February 6, 2009
This is just going to be a quickie, mainly so I get it out before I go away on holiday never to remember it again. At some point I might expand on it.
About a year ago, my assessment of so-called “lifestreaming” was that it was all a timesink. Back then, I hadn’t pulled as deeply on the Twitter crack pipe as I have since, or do now. Looking back (nearly 5,000 tweets and 300 followers in), my thoughts are on the one hand changed – radically – and on the other, mostly the same.
My views have changed in terms of signal / noise ratio because Twitter has deeply, deeply affected me, the way I work and the way I consume and receive content and news. I can’t think of a technology that comes even close. The panic – and it is panic – that I feel when I consider a world without Twitter is, actually, pretty worrying.
On the other hand, my views about institutional Twitter have changed only a little. Back then, I questioned that Twitter has a place at all in an institutional setting. Now, with some water under the bridge, I’ve tuned my assessment of this. My current take on this is that there are only a few ways in which institutions can create convincing, fun, and followable Twitter streams.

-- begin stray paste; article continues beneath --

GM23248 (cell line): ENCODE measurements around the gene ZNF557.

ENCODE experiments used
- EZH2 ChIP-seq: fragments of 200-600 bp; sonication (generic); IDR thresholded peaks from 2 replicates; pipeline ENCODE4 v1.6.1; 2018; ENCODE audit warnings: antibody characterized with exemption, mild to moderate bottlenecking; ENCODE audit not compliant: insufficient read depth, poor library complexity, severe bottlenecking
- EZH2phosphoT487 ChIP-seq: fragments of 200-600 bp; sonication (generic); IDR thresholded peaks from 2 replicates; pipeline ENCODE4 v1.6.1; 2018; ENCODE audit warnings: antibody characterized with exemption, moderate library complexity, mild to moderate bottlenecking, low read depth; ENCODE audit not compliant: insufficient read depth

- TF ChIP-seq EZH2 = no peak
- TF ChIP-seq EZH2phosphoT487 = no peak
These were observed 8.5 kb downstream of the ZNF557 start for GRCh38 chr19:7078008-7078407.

The first of these is when it is automated (for example, Towerbridge – and this particular example is a genius use of various bits of technology). The second is at the opposite end of the spectrum, and that is when institutions are given personality, usually because the person doing the tweeting can sit outside the corporate MarketingFluff (TM). The obvious example is the always-great Brooklyn Museum. The third is when it is just plain useful, giving rapid updates on a topic in a way that other channels can’t.
As the interest grows, we’re starting to see the cultural sector increasingly wanting a slice of the pie, and the first thing they’re asking is how do we engage with this new channel? How do we mix it into our offering and make it work for us?
Right now, many of the museums on Twitter are using it in an informal, below-the-radar context. The problem is that as the thing goes more mainstream, we’re likely to see the same old problem we’ve seen with institutional blogging: it just ends up becoming the same old shit from marketing leaflets, regurgitated into new channels.
Twitter, like blogging, needs an edge, a voice, a riskiness. As long as institutions can retain this – i.e., do it for a reason – then, IMO, things will get more interesting. If they don’t, we’ll probably all be unfollowing museums as quickly as we can slide down the steep, slippery trough of disillusionment…